Study Methods

  • Meeting with the property owner    
  • Assessing the site    
  • Measuring marsh elevation    
  • Deploying traps    
  • Seining for critters    
  • Sifting for small creatures    
  • Counting inside the grid    
  • Life inside the grid - oysters and mussels    
  • Recording our findings    
  • Measuring fish    
  • Weighing crabs    
  • Taking samples back to the lab    
  • Collecting sediment samples    
  • Cameras catching beach activity - little fox and an otter family    
Photo - of -



Goal: Identify decision factors influencing both property owners and the policy/management personnel governing shoreline property owners. 

Approach: We used multiple approaches to assess why people decide to modify their shoreline and the type of shoreline modification they choose:                                                                           

  • Surveyed current property owners to determine the factors that impacted their decisions as well as other groups to assess their level of influence and role in property owner decisions, including local Wetlands Boards, state Tidal Wetland Regulators (VMRC), local NGOs, and marine contractors. 
  • Examined historic patterns of shoreline modification decisions using wetlands permit data combined with cadastral and environmental data to assess the primary factors driving decisions on different shoreline modifications (i.e., armor, living shoreline, or do nothing).
  • Evaluated shore and marsh protection laws from Florida to Delaware for commonalities and variation in the characteristics of the law that drive trends in shoreline modification.


Goal: Determine the environmental consequence of changes in Bay shorescapes through a series of field investigations describing the ecological functions provided by natural fringing marsh shorelines and those provided by living shorelines marshes. 

Approach: We evaluated the differences in proxies of ecosystem functions related to marsh ecosystem services for the following:

  • Habitat provision (invertebrate, fish, bird, terrapin; abundance, biomass, diversity)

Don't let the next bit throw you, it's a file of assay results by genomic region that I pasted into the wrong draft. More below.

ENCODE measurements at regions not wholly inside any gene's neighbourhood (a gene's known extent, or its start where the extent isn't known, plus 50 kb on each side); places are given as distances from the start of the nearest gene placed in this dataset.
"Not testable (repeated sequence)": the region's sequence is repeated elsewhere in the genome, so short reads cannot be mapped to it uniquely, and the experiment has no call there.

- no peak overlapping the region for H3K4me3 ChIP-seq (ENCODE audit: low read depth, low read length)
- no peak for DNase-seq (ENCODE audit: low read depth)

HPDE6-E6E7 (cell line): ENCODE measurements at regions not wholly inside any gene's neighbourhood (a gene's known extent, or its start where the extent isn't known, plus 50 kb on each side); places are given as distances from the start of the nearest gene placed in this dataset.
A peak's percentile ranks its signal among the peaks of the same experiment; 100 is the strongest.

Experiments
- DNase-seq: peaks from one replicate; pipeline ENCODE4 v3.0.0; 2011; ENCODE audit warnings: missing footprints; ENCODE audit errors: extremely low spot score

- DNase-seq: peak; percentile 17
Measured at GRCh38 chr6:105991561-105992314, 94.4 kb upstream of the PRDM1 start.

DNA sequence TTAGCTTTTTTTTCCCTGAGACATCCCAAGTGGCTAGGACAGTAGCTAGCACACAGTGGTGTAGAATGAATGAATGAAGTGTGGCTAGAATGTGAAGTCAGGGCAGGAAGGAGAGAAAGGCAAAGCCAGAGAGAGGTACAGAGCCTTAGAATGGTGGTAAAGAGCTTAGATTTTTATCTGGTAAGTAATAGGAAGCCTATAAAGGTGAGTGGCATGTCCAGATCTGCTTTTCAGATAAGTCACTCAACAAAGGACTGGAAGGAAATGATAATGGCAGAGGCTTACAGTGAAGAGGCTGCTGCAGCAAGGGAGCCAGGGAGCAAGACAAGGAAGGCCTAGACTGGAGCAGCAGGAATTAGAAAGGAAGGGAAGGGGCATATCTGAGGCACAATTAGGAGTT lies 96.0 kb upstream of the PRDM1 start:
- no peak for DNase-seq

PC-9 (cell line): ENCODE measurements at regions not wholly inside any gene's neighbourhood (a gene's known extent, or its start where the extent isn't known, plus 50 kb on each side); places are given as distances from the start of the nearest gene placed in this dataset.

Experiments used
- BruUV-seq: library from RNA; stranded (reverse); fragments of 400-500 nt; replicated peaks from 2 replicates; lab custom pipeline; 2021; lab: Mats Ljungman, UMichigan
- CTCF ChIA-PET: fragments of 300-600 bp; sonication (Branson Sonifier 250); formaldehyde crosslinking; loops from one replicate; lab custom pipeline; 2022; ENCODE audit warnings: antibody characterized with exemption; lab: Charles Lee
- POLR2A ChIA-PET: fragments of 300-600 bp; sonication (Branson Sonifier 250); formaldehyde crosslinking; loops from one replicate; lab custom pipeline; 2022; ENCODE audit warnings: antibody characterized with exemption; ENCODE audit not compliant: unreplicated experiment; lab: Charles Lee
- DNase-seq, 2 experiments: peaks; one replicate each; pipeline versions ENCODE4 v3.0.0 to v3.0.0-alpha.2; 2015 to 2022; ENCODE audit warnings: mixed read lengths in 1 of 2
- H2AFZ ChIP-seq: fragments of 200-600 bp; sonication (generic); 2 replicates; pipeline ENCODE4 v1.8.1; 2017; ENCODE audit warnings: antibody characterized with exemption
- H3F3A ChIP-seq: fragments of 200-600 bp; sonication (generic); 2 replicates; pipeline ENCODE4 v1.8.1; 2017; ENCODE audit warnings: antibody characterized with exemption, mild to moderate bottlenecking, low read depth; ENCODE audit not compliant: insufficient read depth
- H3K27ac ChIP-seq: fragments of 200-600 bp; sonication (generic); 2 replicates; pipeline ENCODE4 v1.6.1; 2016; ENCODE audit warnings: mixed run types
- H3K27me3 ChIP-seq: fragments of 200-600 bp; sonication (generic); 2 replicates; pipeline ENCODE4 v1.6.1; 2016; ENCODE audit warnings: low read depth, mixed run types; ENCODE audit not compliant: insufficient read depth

• Primary production (aboveground plant biomass) and nutrient storage (aboveground plant and soil total N, P content)
  • Carbon storage (aboveground plant and soil carbon content) for both natural marshes and a chronosequence (2 to 16 years from construction) of living shorelines, within shorescapes representing the continuum of marsh connectivity conditions

TIDE CAMERAS: Cameras were set up to video for about 2 weeks at each site to document the amount of time the marsh was inundated with the tides. With the ebb and flow of the water, marsh animals move in and out and around the marsh. As the waters rise, snails climb Spartina plants, crabs move into burrows, fish and terrapin enter the marsh to forage and for refuge. As the waters ebb, snails move down the plants to the marsh mud, fish swim into the shallows, crabs come out to feed, birds forage, and terrapin bask.   

{{youtube:medium|nG_xGPJER0I, A living shoreline marsh on the Lafayette River, Virginia}}

{{youtube:medium|_0Qk66Jwcwc, Time-lapse video of Cedar Bush Creek Marsh}}



SHORESCAPES: a shoreline zone which includes riparian, intertidal, and littoral areas, are ideal areas to investigate linkages between human and natural components of the ecosystem because they are significant and critical points of intense socio-ecological interactions, and climate change.